I remember when Mom was diagnosed with lung cancer and my cousin with adrenal carcinoma back in 1996. Nothing in life prepares you for the gravity of it. In a state of helpless anxiety and while feeling a sense of overwhelming isolation, my sister and I watched my mom’s weight loss, her hair loss and her constant bouts of nausea and sickness. Less than two years later, both my mom and cousin were gone.
It was important for us to carry on my mom’s and cousin’s legacies. One year after they were diagnosed, my sister and I started a nonprofit called the Cancer Awareness Network for Children, where they were honored as our first two cancer survivors. Our mission is to make sure no one feels alone after a family member’s cancer diagnosis or passing.
We created free workshops and luncheons. We established a safe space for cancer survivors to share their stories and for family members to speak with a local oncologist. And we provided the community with information about screening and prevention. Since 1997, we have touched more than 6,000 people here in Birmingham, Alabama, hoping to help eliminate the fears associated with cancer.
Becoming a cancer advocate gave me a sense of purpose and connection, but little did I know, the blitz would soon come for me.
In September 2010, doctors found a lump in my breast. The diagnosis was ductal carcinoma. I soon learned that it’s one thing to tell others, “You can make it through.” It’s quite another to be on the other side.
Fortunately, we caught it early. With love and light on my side, my oncologist performed a lumpectomy. Follow-up testing showed no traces of cancerous cells. Ten years later, I’m still in remission. I prayed for strength, health and wisdom when I received my diagnosis, and those prayers were answered. Still, it’s hard not to wonder and worry if your cancer will come back.
During this time, I leaned on my faith, family and cancer community for support – a community into which I had poured my heart and soul. I also began working with breast cancer advocacy organizations to help educate and lobby for cancer-fighting legislation.
One of our most recent priorities has been to ensure cancer survivorship programs continue during the global pandemic. With limited opportunities to continue our workshops in person, many cancer patients and survivors have postponed critical appointments and lost their ways of connecting with others for support.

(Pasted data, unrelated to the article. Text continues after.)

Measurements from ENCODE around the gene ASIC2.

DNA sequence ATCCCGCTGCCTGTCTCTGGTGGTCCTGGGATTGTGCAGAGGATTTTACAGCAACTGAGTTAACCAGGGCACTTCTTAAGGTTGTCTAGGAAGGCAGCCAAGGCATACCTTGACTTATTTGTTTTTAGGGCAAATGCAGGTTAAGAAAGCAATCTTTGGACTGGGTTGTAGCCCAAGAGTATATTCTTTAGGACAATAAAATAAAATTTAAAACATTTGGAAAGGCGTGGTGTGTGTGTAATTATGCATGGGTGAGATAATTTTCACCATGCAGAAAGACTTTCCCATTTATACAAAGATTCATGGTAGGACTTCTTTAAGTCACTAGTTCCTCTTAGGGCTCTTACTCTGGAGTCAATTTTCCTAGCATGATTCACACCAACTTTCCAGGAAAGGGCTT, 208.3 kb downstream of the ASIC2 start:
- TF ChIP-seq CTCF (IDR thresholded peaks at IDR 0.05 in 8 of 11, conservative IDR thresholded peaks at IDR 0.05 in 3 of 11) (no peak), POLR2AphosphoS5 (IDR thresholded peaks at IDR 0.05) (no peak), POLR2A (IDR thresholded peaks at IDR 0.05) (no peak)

The emergence of telehealth has been a silver lining. In my role as an Elevate Ambassador with the National Coalition for Cancer Survivorship, I teach seniors how to use technology to access cancer care without exposing themselves to the risks of medical settings. Through our Telehealth Service Program, we spend time increasing their proficiency with technology and confidence in the virtual world.
Our community critically needs this type of education and support. Many of the seniors I work with have little or no knowledge of computer jargon, like address bar or cursor. When I spoke to one elderly woman about her computer “mouse,” she looked at me puzzled and declared her house to be rodent-free. Step by step, we give them new skills and a new vocabulary to interact with the medical world from the safety of their computer screens. We even leave equipment behind for those who do not have computers or tablets. The trainings have been invaluable, allowing them to stay connected and find cancer survivorship support in an increasingly virtual world.
One of the reasons I’m telling my story through Survivorship Today is because I’ve seen firsthand the benefits of an online survivorship community. I’ve helped seniors access this community, but now I also want to contribute to it. My fellow survivors are my daily inspiration. Their strength, hope and grace fuels me to do more. I see hope and love in the hearts of our caregivers, and I see the will to live in the eyes of my fellow cancer survivors. And when they look back, I know they see it in me.
*The National Coalition for Cancer Survivorship Elevate Ambassador program is supported, in part, by Bristol Myers Squibb.